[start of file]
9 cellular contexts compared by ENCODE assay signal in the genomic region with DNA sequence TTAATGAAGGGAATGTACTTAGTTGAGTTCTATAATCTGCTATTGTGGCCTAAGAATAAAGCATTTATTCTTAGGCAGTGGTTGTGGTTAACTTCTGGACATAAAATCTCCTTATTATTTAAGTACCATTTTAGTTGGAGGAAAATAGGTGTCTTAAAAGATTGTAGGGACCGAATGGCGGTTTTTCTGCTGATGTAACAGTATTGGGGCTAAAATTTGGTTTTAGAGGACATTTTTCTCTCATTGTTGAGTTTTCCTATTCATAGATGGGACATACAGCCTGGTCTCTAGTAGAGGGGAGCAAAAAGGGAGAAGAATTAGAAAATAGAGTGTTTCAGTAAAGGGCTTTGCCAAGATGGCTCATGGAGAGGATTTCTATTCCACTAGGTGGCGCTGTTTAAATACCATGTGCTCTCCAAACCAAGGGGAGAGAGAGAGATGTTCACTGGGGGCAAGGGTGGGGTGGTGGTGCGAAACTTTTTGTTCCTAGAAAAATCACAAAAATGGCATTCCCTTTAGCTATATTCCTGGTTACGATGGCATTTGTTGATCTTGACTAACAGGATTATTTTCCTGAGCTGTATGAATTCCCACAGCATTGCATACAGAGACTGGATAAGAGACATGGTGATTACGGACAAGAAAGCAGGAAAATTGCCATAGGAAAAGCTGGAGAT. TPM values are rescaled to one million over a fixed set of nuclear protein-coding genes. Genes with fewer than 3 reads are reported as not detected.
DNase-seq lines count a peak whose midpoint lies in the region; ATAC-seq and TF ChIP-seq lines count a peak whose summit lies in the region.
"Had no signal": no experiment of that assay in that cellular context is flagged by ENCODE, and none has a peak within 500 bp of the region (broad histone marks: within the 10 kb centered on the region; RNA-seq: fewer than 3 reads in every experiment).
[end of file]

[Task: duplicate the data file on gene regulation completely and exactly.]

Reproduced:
9 cellular contexts compared by ENCODE assay signal in the genomic region with DNA sequence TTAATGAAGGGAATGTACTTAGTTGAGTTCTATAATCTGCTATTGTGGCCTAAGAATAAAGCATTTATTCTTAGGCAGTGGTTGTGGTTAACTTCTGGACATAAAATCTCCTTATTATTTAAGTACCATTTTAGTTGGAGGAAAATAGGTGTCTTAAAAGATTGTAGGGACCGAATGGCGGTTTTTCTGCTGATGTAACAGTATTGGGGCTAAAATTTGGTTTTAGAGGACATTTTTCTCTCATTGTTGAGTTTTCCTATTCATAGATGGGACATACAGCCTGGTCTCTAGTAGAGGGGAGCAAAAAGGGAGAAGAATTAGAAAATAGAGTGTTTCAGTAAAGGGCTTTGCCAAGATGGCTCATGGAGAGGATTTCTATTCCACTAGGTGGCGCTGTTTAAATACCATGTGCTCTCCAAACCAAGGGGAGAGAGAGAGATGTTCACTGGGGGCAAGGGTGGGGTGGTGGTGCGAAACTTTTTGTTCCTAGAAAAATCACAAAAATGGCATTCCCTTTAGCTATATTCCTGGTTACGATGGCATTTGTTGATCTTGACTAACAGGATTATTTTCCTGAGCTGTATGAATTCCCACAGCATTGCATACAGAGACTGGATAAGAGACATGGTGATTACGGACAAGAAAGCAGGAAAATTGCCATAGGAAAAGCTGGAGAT. TPM values are rescaled to one million over a fixed set of nuclear protein-coding genes. Genes with fewer than 3 reads are reported as not detected.
DNase-seq lines count a peak whose midpoint lies in the region; ATAC-seq and TF ChIP-seq lines count a peak whose summit lies in the region.
"Had no signal": no experiment of that assay in that cellular context is flagged by ENCODE, and none has a peak within 500 bp of the region (broad histone marks: within the 10 kb centered on the region; RNA-seq: fewer than 3 reads in every experiment).